A normal menstrual cycle should occur every 28 days plus or minus seven days (21-35 days). With the duration of flow between two to seven days, with a volume loss of less than 80 mL or less than five tablespoons. Menorrhagia is menstrual bleeding that lasts more than seven days and bleeding that is very heavy. Heavy bleeding is defined as needing to change your tampon or pad after less than two hours or passing clots the size of a quarter or larger.
Untreated heavy or prolonged bleeding can result in iron deficiency anemia and daily routines being hindered by excessive blood loss. Three quarters of hysterectomies (removal of the uterus) in Canada are performed as a result of unresolved heavy periods. Of the hysterectomies performed, 50 percent confirm the uterus to be free from disease.
- Bleeding so heavily that normal daily activities cannot be carried out
- Going through one or more tampons or pads every 2 hours
- Low iron; fatigue, paleness, shortness of breath, hair loss
- Menstruation lasting longer than a week
- Menstruation that occurs more than once in 30 days
- Needing to wear both a pad and a tampon at the same time
- Passing blood clots larger than a quarter
There are many underlying issues that cause menorrhagia. The most common cause is hormonal imbalances. In a normal menstrual cycle, estrogen increases in the first half of the cycle, ovulation then occurs and progesterone rises. If pregnancy does not occur progesterone falls, signaling the uterine lining to slough off. If you have menorrhagia, estrogen rises and is sustained causing the uterine lining to thicken. Estrogen is a strong hormone and inhibits progesterone further increasing estrogen, resulting in a thicker uterine lining. This specific cause is the most common cause of heavy bleeding in teenage and perimenopausal women.
Heavy bleeding may be a symptom of other underlying health issues. Some conditions that may cause heavy menstrual bleeding are:
- Adenomyosis – occurs when the uterine endometrial lining grows into the muscle wall of the uterus
- Anemia or low iron
- Cervical or uterine cancer
- Deficiency of vitamin K, which is vital for blood clotting
- Endometrial hyperplasia – an irregular thickening of the lining of the uterine walls, caused by excess estrogen without progesterone
- Hypothyroidism (including subclinical low thyroid)
- Infections from STIs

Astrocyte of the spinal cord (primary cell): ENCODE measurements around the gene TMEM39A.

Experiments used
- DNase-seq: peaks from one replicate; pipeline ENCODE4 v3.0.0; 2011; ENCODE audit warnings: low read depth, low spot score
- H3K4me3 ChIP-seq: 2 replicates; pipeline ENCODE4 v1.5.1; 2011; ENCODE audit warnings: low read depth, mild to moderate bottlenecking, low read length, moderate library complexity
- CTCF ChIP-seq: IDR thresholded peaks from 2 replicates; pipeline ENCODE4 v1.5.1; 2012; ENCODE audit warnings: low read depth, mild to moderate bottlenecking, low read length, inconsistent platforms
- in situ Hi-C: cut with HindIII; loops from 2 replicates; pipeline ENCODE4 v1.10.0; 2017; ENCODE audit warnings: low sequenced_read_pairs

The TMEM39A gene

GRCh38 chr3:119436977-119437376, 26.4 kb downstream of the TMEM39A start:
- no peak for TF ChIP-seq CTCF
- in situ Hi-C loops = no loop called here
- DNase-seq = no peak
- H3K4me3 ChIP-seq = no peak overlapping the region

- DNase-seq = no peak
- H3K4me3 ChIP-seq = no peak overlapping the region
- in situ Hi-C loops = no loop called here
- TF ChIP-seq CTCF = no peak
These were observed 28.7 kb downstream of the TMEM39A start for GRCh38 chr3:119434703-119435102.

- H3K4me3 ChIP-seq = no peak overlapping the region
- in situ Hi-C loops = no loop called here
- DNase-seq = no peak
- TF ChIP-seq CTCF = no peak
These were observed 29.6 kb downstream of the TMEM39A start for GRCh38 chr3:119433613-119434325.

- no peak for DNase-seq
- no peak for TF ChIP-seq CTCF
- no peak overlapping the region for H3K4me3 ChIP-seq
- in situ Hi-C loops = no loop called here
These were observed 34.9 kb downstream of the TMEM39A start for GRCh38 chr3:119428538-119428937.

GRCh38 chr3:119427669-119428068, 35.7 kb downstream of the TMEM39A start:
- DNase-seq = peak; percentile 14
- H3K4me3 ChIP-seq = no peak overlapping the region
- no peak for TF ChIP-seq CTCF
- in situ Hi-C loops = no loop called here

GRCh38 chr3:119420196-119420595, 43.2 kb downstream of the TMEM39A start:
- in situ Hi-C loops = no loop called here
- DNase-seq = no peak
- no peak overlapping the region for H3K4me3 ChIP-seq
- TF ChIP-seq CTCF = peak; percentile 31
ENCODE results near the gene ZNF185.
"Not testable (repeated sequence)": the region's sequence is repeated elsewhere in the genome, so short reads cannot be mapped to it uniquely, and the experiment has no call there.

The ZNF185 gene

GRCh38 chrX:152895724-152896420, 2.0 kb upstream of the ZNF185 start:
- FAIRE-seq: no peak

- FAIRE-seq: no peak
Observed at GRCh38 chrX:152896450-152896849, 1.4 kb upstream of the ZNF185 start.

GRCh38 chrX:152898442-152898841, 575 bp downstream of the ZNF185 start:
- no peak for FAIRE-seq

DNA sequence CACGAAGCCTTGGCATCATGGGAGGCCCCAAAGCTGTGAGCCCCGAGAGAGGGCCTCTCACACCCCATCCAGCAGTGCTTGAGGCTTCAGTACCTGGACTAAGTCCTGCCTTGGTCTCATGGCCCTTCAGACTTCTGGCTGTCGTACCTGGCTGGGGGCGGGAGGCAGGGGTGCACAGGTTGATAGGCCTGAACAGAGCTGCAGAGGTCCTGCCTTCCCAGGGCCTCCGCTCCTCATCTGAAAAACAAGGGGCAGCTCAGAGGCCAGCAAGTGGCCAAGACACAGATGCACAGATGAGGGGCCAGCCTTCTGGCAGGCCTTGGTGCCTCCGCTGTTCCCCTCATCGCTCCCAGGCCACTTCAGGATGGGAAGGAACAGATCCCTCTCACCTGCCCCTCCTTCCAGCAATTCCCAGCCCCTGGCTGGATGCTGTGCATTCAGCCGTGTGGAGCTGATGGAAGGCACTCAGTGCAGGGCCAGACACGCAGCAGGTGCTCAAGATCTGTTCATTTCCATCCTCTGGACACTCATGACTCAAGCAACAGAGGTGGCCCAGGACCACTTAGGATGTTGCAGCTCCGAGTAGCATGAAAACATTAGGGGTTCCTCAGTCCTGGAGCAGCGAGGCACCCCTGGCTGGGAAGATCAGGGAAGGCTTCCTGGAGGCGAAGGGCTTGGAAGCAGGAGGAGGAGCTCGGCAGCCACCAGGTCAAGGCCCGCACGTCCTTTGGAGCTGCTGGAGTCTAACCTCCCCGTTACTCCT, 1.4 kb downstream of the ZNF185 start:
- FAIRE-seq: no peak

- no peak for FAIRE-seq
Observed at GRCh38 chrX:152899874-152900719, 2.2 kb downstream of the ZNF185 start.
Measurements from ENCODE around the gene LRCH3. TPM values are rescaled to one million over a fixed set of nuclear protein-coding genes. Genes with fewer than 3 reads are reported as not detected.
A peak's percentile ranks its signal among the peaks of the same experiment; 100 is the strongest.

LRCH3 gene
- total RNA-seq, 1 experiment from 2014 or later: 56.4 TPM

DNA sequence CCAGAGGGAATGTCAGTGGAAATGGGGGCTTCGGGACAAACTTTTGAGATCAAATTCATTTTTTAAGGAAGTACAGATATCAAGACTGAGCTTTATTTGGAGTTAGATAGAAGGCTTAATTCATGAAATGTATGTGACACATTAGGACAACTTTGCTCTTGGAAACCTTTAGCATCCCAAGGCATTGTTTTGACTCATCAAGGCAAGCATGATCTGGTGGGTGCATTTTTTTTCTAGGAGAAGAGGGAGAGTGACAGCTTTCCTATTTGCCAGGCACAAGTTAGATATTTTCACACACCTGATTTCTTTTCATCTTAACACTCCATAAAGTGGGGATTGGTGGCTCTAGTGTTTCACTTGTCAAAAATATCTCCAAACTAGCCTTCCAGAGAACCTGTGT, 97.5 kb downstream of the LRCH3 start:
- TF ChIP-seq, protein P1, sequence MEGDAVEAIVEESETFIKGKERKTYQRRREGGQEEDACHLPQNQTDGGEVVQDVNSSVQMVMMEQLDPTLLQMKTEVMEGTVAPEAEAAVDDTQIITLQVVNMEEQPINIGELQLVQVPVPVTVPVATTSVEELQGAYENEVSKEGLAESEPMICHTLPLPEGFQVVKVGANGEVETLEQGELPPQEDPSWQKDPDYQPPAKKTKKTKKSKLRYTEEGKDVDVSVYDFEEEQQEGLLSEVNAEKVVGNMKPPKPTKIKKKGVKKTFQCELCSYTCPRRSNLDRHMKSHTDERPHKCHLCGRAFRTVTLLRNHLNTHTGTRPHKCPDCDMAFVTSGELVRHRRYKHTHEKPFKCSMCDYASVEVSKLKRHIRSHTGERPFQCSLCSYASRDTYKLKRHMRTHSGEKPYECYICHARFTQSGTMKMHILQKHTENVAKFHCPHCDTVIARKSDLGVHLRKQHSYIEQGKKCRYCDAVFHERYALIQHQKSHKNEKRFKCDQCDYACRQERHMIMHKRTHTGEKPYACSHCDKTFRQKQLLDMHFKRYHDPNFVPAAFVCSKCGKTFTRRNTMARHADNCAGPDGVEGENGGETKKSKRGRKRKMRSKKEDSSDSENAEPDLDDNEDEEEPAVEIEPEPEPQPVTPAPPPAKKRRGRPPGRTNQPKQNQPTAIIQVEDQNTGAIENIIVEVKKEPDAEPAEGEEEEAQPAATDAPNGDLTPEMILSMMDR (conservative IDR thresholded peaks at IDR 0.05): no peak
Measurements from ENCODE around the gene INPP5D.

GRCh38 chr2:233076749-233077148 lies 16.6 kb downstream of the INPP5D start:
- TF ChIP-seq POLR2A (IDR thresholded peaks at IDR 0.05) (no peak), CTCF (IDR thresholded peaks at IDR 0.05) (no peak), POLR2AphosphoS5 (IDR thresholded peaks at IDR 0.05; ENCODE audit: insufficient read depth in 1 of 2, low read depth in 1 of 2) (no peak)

- Liver disease
- Polycystic ovarian syndrome – a prediabetic condition that may hinder proper ovulation
- Use of a copper IUD – may cause heavy bleeding in some women
- Uterine fibroids – benign tumors consisting of smooth muscle and fibrous tissue
- Uterine polyps – also called endometrial polyps, are small growths found on the lining of the uterus
- The National Hemophilia Association predicts that up to three percent of women suffer from undiagnosed bleeding disorders such as von Willebrand disease (VWD), a genetic disease caused by a deficiency or a defect of a crucial blood clotting protein.
Prescription For Health
Finding and addressing the root cause of menorrhagia is important in order to correct the condition.
|Multivitamin with minerals (contains no iron)||As directed||Ensures adequate nutrient status; Vitamin B6 and magnesium are essential for treating menstrual abnormalities|
|D-glucarate*||150 mg||Important for healthy metabolism of estrogen; supports normal cell growth; combined with I3C and sulforaphane; it stops abnormal periods and period pain|
|50 mg||Prevents abnormal cell growth, detoxifies cancer-causing forms of estrogen|
|Indole-3-carbinol*||150 mg||Eliminates excess toxic and cancer-causing estrogens
Has been shown to reverse abnormal PAP tests within three menstrual cycles
Halts flooding periods and normalizes menstrual cycle
|Rosemary extract*||25 mg||Reduces tumor formation, is antioxidant|
|Di-indolylmethane (DIM)*||100 mg||Antioxidant, reduces risk of cancer|
|Sulforaphane*||200 mcg||Reduces risk of cancer
Stops abnormal cell growth
Halts flooding periods and abnormal menstrual cycle
|Chaste tree berry (Vitex)*||80 mg||Balances estrogen-to-progesterone ratio|
|Zinc*||6 mg||Zinc helps to increase progesterone and decrease estrogen
PMS sufferers are more likely to have low zinc
|Vitamin K2 MK7||100 mcg daily||Stops heavy bleeding and clotting|
|Shepherd’s Purse Tincture||20 drops every 2-3 hours during the first 2 days of heavy periods||Stops heavy bleeding and clotting|
|Cramp Bark Tincture||½ teaspoon every 2-4 hours for acute pain||Relaxes the uterus and reduces cramps|
|Borage Oil||2000 mg daily||Anti-inflammatory; controls inflammatory prostaglandins involved in pain and inflammation
Stops diarrhea and flooding periods
Health Tips to Enhance Healing
- Add foods to diet that are high in vitamin K2 (eggs yolks, grass-fed organic eggs, sauerkraut, natto) and foods high in iron (dark green leafy vegetables, lentils, beans, organic chicken livers, oysters, mussels, pumpkin seeds).
- Address low iron levels.
- Have a doctor rule out conditions such as uterine fibroids, PCOS, and hyperinsulinemia.
- Have TSH levels tested to rule out a thyroid issue. TSH should be between 0.5 and 2.0, anything above 2.0 may be contributing to heavy bleeding.
- Reduce estrogen levels.